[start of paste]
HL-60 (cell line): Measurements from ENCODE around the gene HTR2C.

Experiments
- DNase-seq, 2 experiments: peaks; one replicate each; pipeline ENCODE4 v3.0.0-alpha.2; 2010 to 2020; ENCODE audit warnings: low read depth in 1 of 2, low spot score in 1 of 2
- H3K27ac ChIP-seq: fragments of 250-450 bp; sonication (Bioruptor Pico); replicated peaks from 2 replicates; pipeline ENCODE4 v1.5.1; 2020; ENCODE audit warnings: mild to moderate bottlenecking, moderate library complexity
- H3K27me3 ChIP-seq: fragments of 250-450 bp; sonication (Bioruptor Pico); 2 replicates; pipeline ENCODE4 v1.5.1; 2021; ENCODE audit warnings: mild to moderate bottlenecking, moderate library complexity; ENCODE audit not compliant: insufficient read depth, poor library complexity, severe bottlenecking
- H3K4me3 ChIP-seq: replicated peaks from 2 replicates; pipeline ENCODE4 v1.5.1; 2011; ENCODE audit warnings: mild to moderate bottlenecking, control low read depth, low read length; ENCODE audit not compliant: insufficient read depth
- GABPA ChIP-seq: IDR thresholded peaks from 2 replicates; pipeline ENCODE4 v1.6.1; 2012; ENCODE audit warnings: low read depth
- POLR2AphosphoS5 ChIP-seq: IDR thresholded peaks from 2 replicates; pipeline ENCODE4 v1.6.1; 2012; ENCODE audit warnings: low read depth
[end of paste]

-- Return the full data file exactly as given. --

HL-60 (cell line): Measurements from ENCODE around the gene HTR2C.

Experiments
- DNase-seq, 2 experiments: peaks; one replicate each; pipeline ENCODE4 v3.0.0-alpha.2; 2010 to 2020; ENCODE audit warnings: low read depth in 1 of 2, low spot score in 1 of 2
- H3K27ac ChIP-seq: fragments of 250-450 bp; sonication (Bioruptor Pico); replicated peaks from 2 replicates; pipeline ENCODE4 v1.5.1; 2020; ENCODE audit warnings: mild to moderate bottlenecking, moderate library complexity
- H3K27me3 ChIP-seq: fragments of 250-450 bp; sonication (Bioruptor Pico); 2 replicates; pipeline ENCODE4 v1.5.1; 2021; ENCODE audit warnings: mild to moderate bottlenecking, moderate library complexity; ENCODE audit not compliant: insufficient read depth, poor library complexity, severe bottlenecking
- H3K4me3 ChIP-seq: replicated peaks from 2 replicates; pipeline ENCODE4 v1.5.1; 2011; ENCODE audit warnings: mild to moderate bottlenecking, control low read depth, low read length; ENCODE audit not compliant: insufficient read depth
- GABPA ChIP-seq: IDR thresholded peaks from 2 replicates; pipeline ENCODE4 v1.6.1; 2012; ENCODE audit warnings: low read depth
- POLR2AphosphoS5 ChIP-seq: IDR thresholded peaks from 2 replicates; pipeline ENCODE4 v1.6.1; 2012; ENCODE audit warnings: low read depth